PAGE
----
Does it matter how old your cruise ship is?In:
It's no surprise that new cruise ships are exciting and in high demand.
Royal Caribbean seems to redefine "bigger and better" with the launch of each of their new cruise ships, as they constantly break their own record for largest cruise ship in the world. The demand for these ships is larger than ever before, too. All standard cabins for Icon of the Seas' maiden voyage sold out in less than 24 hours!
What about older ships, though? It is evident that Royal Caribbean wants to keep them around as long as possible. If they didn't, they would not have spent hundreds of millions of dollars upgrading ships through their Royal Amplified fleet modernization.
Don Goldstein, a retired Commander of the U.S. Coast Guard, worked for the Coast Guard for about 30 years and was involved with the regulation and inspection of commercial vessels, including passenger and task vessels, and the ports that serve them.
He was also involved in cleaning oil spills in the marine environment, having completed over 20 discharged of 1 million gallons or more!
During Commander Goldstein's career, he was stationed on all 3 coasts of the United States: Atlantic, Pacific, and Gulf. Additionally, he has represented the Coast Guard's business in North and South America, Europe, Africa, South East Asia, and the Far East.
In our conversation with Commander Goldstein, which has been edited for length and clarity, we talked about what a cruise ship's dry dock entails, today's environmental concerns, the life expectancy of modern day cruise ships, and what it takes to keep the older ships in service!
Today, there are cruise ships operating that are as much as 26 years old. How do cruise lines like Royal Caribbean ensure that they stay well-maintained?
Commander Goldstein: Routine maintenance is an ongoing process, well-planned and supported. It is much more than periodic dry docks. Maintenance is done continually during the life of the ship. For instance, they can (and do) change out an entire piston on an engine while underway.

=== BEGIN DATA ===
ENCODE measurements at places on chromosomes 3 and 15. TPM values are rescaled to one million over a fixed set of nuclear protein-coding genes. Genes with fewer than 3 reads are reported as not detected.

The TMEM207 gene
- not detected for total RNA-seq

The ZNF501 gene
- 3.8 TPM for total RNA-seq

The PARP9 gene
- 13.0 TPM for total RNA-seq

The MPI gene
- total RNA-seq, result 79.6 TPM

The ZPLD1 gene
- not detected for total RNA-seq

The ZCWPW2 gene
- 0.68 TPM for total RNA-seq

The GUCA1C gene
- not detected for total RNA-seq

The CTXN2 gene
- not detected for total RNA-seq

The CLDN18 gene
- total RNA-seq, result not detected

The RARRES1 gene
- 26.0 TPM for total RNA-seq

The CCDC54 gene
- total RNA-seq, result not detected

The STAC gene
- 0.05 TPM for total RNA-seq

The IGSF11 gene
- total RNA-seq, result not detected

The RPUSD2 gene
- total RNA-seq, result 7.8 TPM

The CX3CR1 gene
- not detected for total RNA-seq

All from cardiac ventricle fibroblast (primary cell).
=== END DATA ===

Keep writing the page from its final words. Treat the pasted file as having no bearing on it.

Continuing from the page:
The maintenance is accomplished on a planned cycle for each system and happens every day in accordance with the plan. This includes changing filters, cleaning valves and piping, changing hydraulic fluids, testing emergency systems like emergency generators, testing backup steering systems, etc.
Dry docks are planned years in advance due to ordering necessary parts, having the right contractors present, etc. All hull openings are checked and the valves cleaned or replaced. All primary systems, including firefighting, navigation, and lifesaving are inspected or replaced.
Anchor chains and lifeboat cables may be “end-for-ended," and all lifeboat food and water are inspected and/or replaced. Other issues or concerns that have occurred may be dealt with, such as when Allure’s azipod need work.
How long is the life expectancy of new cruise ships? Take Royal Caribbean's Wonder of the Seas, for instance, which debuted in mid 2022. What do you think her life expectancy is with today's technological advancements?
Commander Goldstein: The life expectancy has increased over the years due to better materials, better design, and better maintenance. I would think Royal Caribbean expects to get at least 30 years of service out of any ship build in the last 15 years or so, including Wonder.
How does the life expectancy of today's ships compare to those from the early 2000s?
Commander Goldstein: Every new ship probably has a longer life expectancy than the last one, but it is incremental. For ships built in the 1990s, I expect they wanted to get at least 25 years of service.
How do these older ships remain in service, and do they have to be serviced more frequently than newer ships? What goes into keeping older cruise ships alive and well?
Commander Goldstein: All ships, old and new, go into dry dock twice in any five-year period, with no span longer than 36 months between dry docks. This is when they do major work on the engines, piping, life saving equipment, structure, etc. Typically, the hull is at least inspected and cleaned, if not painted. Older ships may require more extensive work in the dry dock due to changes in technology, as well as normal wear and tear due to the ravages of the salt water environment.
Salt water and most metals don’t get along well. Just about everything on a ship will deteriorate over time, and require replacement or reconditioning. Newer coatings (i.e. pain) do a better job of protecting metal, but it’s still not perfect. Older ships have been exposed to this environment for a longer period of time and need more TLC. Since they do many things at one time while in dry dock, this does mean that older ships necessarily take longer.